Last week, a presidential nominee denigrated almost half the electorate. Much of the news and analysis surrounding leaked footage from a private Mitt Romney fundraiser has focused on what the video means for the election and whether his facts were correct. But the fact that Romney stands by his comments means that we need to look again at the ideas behind his statements.
In the video, Romney describes 47 percent of Americans as “dependent upon government, who believe that they are victims, who believe that government has a responsibility to care for them, who believe that they are entitled to health care, to food, to housing, to you name it.” Actually, 100 percent of Americans are dependent on government. It’s how we coordinate infrastructure, national defense, legal systems, an educated population and some degree of cohesion. Romney’s emphasis, of course, was on income support and health care programs, which are more contested. But that still would include groups like veterans and retired individuals who have contributed towards Social Security. And did he seriously include food on that list? Even someone who supports limited government should understand that calories are hugely important to national productivity. Low-income employees need energy to work, and unemployed individuals need to be sustained so they can put effort into the job search.
“Forty-seven percent of Americans pay no income tax.” This effectively shows not only that he wants tax cuts for the wealthy but also that he doesn’t think other people are taxed enough. This came from the candidate who has refused to release most of his tax returns. In continuing about this 47 percent, he said, “And so my job is not to worry about those people—I’ll never convince them that they should take personal responsibility and care for their lives.” He’s referring to winning voters at this point, so I won’t use this to assume he doesn’t care about low- or middle-income individuals. But if he’s sure that he can never convince almost half of the electorate to take personal responsibility, then that’s a rejection of social mobility.
In talking about his heritage, Romney said, “Had [my dad] been born of Mexican parents I’d have a better shot at winning this.” Some reactions have discussed this statement as a reference to Romney’s unpopularity among the Hispanic electorate. In other words, he was being playful about how to get more votes. If I give Romney this benefit of the doubt, then it seems like he believes voters vote based on identity markers more than on issues and policy. That could be true for some, but it isn’t true for most. Despite Sarah Palin’s chance to make history as the first female vice president, she did not sway enough women voters to win. Just because we are the same race and share similar ethnic heritages doesn’t mean I will vote for Bobby Jindal if he runs for president. It’s important to have minorities represented in government, but it’s even more important that they advocate for minorities at-large to account for uneven playing fields. Given Romney’s stances on immigration, reproductive rights and LGBT rights, it’s clear he doesn’t prioritize advocating for marginalized individuals, so any connections to the Hispanic electorate wouldn’t actually help.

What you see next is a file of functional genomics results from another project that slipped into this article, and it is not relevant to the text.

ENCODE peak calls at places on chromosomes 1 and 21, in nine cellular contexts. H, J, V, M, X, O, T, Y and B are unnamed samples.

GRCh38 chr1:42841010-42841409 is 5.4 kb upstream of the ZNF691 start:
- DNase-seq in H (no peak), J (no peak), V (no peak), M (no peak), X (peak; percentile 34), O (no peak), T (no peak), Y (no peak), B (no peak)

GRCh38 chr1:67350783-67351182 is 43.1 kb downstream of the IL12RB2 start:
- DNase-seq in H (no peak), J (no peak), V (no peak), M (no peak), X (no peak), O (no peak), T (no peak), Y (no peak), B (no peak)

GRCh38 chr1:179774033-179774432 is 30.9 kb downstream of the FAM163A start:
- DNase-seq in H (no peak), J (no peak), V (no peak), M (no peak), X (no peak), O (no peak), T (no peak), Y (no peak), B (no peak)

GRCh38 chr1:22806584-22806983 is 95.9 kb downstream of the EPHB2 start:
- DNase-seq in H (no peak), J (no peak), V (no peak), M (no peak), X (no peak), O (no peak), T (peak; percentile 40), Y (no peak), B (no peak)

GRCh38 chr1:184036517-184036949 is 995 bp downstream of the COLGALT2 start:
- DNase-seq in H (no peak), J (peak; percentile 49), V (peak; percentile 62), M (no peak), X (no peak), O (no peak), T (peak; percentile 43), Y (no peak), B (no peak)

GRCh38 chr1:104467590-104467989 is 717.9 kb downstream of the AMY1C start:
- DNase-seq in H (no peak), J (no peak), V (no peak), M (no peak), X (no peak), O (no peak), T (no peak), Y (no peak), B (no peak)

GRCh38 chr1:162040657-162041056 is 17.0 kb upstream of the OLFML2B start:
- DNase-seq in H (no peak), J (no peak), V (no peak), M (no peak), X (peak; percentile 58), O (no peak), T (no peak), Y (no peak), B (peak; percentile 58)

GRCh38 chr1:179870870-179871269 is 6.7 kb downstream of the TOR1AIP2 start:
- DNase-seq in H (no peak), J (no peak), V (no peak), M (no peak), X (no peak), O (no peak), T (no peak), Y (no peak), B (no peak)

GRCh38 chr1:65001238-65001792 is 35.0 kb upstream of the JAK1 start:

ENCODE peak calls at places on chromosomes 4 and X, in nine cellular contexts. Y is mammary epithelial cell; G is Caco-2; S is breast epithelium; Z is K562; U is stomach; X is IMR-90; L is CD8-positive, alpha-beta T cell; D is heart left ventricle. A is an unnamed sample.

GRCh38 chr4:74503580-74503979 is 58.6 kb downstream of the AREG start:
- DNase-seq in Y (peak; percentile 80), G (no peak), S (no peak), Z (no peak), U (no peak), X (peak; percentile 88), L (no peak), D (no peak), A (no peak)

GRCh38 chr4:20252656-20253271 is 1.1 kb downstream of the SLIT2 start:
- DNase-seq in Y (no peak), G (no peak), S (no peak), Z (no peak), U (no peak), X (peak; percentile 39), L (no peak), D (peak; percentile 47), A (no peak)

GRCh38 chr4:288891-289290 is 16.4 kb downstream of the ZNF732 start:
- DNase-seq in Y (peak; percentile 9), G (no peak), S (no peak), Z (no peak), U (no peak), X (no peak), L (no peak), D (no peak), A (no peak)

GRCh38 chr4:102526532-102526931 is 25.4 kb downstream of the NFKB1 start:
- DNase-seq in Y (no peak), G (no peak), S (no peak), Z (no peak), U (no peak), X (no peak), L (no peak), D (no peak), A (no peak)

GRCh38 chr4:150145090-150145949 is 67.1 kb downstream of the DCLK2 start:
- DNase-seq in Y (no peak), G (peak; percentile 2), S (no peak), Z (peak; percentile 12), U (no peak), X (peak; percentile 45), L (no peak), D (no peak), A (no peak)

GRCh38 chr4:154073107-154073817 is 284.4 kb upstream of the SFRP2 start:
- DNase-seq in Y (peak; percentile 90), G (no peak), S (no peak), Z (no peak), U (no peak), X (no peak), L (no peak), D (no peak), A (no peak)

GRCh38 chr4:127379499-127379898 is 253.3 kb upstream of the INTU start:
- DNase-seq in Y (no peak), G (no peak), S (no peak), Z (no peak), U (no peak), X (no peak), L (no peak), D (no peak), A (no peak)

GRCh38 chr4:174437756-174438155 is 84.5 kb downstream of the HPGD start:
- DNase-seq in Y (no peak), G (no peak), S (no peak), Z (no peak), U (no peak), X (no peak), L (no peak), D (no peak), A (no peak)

The most frustrating aspect about the comment on Mexican heritage was that it was followed by a conversation about preferential admissions for minorities. Affirmative action policies are important because of structural and societal discrimination and a system where having more resources increases one’s chance of success. Admission policy, though helpful, alone can’t correct for all the uneven playing fields already underneath us. Because he donated his inheritances, Romney said, “I had inherited nothing. Everything that Ann and I have we earned the old-fashioned way, and that’s by hard work.” The reason Romney is out-of-touch is not because he’s rich; it’s because he credits only hard work and hasn’t acknowledged his opportunities and resources as a white, straight man from a wealthy family. I don’t mean to say that these are the only modes of opportunity or that Romney hasn’t struggled. But it is obvious Romney either doesn’t know opportunity is unequal or doesn’t care.
The reason why much of the commentary has not bothered to analyze his words is probably because the video was so obviously misguided. His disrespect is clear, as is the choice that he should not be the president of the United States.
Rajlakshmi De is a Trinity senior. Her column runs every other Tuesday. You can follow Rajlakshmi on Twitter @RajDe4.